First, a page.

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036 Dr. Todd McGrath - Running Back-to-Back Marathons: Keeping Runners Running
Episode 365th April 2023 • The Passionate Runner • Digital Authority Group, LLC
00:00:00 00:26:54

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Episode Summary

Dr. Todd McGrath is a primary sports medicine physician at the Hospital for Special Surgery in New York. He’s also an endurance athlete who works with runners at all levels, including elite to the ‘weekend warriors.’ Dr. McGrath has also served as team physician for the U.S. Soccer’s National Teams. Dr. McGrath has a strong personal and professional interest in endurance athletes. Today, Dr. McGrath joins the show to talk about running marathons closely together, what needs to be considered, and advice on how to recover faster and maximize the time in between marathons.

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Key Takeaways

00:57 – Whitney Heins welcomes Dr. Todd McGrath to the show to share his extensive background in sports medicine and advice he would give to those considering running back-to-back marathons

07:43 – The physiological impact of running back-to-back marathons

12:02 – How long is the ideal break between marathons after not running your best race

14:07 – Tips and best practices for ‘getting your legs back’ after running a marathon

15:32 – Identifying when a race isn’t going well

17:07 – Risks of running marathons too closely together

18:34 – Injuries and overtraining

20:31 – The six-week mark

22:06 – Why recovery is the key to running back-to-back marathons

25:27 – Whitney thanks Dr. McGrath for joining the show and sharing his experience

Tweetable Quotes

“If you decide early on during the New York City Marathon that things aren’t going how you wanted them to, and you decide to dial it back and take it easy and you make sure you’re not too beat up after the race, then it’s not unreasonable two to three weeks later to think about shifting to that ‘A’ Race. The training has been done. It’s still a little bit difficult though.” (08:30) (Dr. McGrath)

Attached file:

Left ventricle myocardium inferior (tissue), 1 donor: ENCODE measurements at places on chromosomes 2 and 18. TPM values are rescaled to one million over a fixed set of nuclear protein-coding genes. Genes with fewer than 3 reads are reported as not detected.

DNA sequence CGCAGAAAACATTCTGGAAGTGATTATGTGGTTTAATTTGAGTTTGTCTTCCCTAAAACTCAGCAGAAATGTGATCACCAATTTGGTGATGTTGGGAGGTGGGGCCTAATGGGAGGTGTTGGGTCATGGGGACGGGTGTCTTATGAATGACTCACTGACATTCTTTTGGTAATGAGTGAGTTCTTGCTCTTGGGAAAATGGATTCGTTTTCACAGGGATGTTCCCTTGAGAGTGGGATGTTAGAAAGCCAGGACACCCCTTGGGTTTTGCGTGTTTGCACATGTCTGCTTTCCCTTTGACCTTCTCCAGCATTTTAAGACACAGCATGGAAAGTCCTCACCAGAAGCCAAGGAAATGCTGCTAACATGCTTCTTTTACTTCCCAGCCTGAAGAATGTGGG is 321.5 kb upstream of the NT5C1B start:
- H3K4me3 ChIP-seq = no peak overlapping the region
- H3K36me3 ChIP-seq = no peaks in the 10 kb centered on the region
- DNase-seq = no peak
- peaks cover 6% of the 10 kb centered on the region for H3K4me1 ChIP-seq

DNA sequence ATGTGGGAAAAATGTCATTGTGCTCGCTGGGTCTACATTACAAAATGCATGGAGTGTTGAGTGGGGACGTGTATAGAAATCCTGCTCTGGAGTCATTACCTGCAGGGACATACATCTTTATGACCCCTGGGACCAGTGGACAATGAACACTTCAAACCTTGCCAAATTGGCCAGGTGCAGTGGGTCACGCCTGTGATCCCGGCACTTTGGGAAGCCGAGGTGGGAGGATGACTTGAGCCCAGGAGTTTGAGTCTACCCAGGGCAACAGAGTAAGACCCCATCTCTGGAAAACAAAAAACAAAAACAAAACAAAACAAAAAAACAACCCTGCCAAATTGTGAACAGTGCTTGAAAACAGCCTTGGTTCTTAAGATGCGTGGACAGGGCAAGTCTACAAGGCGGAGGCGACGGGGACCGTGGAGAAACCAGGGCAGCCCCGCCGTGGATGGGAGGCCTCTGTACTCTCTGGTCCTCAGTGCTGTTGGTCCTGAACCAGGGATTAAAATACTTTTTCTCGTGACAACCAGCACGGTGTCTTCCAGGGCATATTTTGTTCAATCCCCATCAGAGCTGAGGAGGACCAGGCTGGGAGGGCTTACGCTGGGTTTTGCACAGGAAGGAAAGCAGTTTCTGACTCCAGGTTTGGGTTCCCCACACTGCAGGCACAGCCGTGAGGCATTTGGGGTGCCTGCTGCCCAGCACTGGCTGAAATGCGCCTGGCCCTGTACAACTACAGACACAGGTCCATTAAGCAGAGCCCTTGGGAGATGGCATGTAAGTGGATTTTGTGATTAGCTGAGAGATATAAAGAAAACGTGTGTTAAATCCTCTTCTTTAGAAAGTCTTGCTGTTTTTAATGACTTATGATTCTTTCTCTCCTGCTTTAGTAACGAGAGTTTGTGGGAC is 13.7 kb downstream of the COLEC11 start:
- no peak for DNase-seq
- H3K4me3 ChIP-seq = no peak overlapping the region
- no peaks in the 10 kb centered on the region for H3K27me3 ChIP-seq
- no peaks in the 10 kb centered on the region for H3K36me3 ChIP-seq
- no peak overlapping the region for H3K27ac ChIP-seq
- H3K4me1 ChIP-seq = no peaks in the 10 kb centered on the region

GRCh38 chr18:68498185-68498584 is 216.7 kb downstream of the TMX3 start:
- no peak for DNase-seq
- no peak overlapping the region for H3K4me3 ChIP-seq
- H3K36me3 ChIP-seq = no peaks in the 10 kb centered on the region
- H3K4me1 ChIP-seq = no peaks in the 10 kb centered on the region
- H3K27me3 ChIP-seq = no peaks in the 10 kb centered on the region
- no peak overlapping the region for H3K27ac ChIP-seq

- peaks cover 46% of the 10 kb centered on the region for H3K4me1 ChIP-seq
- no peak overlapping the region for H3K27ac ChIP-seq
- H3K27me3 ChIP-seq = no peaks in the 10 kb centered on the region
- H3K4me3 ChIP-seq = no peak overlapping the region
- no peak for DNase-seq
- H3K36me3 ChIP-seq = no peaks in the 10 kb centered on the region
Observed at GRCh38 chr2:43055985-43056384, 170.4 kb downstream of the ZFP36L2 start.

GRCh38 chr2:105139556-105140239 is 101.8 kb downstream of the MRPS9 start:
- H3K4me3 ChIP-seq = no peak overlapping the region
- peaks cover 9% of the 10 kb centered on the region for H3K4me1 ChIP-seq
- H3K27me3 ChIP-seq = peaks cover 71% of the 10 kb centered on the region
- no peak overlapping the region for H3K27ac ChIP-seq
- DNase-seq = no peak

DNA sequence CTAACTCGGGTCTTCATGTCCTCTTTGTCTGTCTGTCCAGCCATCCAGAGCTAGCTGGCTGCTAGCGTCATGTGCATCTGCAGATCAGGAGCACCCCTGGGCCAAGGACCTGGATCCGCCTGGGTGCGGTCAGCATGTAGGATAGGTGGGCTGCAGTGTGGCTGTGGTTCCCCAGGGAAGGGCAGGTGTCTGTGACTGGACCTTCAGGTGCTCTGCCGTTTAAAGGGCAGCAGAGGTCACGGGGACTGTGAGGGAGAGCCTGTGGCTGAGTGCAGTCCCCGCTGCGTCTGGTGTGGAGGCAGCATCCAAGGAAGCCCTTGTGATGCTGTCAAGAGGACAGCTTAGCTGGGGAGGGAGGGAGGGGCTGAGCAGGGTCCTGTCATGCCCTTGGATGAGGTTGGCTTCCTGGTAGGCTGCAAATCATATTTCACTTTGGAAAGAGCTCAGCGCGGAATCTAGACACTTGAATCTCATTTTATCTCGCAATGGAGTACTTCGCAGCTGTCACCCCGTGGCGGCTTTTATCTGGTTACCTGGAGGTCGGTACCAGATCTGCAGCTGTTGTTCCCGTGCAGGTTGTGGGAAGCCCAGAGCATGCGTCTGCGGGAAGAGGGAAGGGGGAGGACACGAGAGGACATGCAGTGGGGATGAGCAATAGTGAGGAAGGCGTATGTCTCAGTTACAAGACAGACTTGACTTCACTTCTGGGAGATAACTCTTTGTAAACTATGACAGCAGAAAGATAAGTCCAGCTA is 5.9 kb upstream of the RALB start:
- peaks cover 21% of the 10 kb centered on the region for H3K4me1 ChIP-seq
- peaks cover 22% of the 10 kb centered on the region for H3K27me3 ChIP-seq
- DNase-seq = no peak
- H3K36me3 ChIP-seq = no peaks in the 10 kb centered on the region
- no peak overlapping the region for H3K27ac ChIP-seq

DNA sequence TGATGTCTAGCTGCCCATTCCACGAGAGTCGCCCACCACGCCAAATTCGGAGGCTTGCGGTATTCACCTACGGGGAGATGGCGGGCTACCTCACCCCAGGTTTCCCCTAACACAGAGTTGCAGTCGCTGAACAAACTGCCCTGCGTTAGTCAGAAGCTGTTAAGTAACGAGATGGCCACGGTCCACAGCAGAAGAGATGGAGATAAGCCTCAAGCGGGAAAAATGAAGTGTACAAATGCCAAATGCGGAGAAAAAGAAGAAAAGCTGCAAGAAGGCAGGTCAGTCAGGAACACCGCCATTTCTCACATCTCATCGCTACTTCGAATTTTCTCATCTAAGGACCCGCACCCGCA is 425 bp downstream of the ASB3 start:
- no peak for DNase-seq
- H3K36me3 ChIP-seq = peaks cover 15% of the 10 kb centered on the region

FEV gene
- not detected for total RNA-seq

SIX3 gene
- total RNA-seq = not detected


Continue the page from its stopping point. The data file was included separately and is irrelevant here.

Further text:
“There’s a few different physiological systems that are impacted pretty significantly. First off, your energy stored is completely depleted. You use up everything you have and then some, which is why you need to replenish during the race. You get a significant amount of muscle breakdown. You see things like your total KC - which is one of the enzymes that goes up in your bloodstream with muscle breakdown - that can go up incredibly high after a marathon. And it can stay high for days to a week or more after the marathon. Even after the muscle soreness is gone, you can still have elevation of that.” (10:08) (Dr. McGrath)

“You don’t run the risk of really hurting yourself, perse. You run the risk of not feeling well, negative performance because of it. You can get into the risk of potential injury if you just jumped back into training, but there are ways to do it if you’re gonna do it.” (13:32) (Dr. McGrath)

“I can find all the articles that will say that you should keep running with this injury or that, with the exception of a few. That’s because the health benefits of running - whether you’re racing or just running to run - far outweigh the negative effects of not being active at all.” (20:15) (Dr. McGrath)

“The recovery phase is critical. Look at it as the training was done. You’ve logged the miles. You’ve put the training into that first marathon. The gap in between the two really should be about recovery from the first marathon, getting plenty of sleep, rehydrating or replenishing all the nutrients lost in that marathon early on. Try to eat a well-balanced diet. Don’t try to crash, or lose weight, or anything like that in between. Fill the tank back up, basically.” (22:34) (Dr. McGrath)

Resources Mentioned

Whitney’s LinkedIn –

The Mother Runners Club –

Dr. McGrath’s Bio on HSS –


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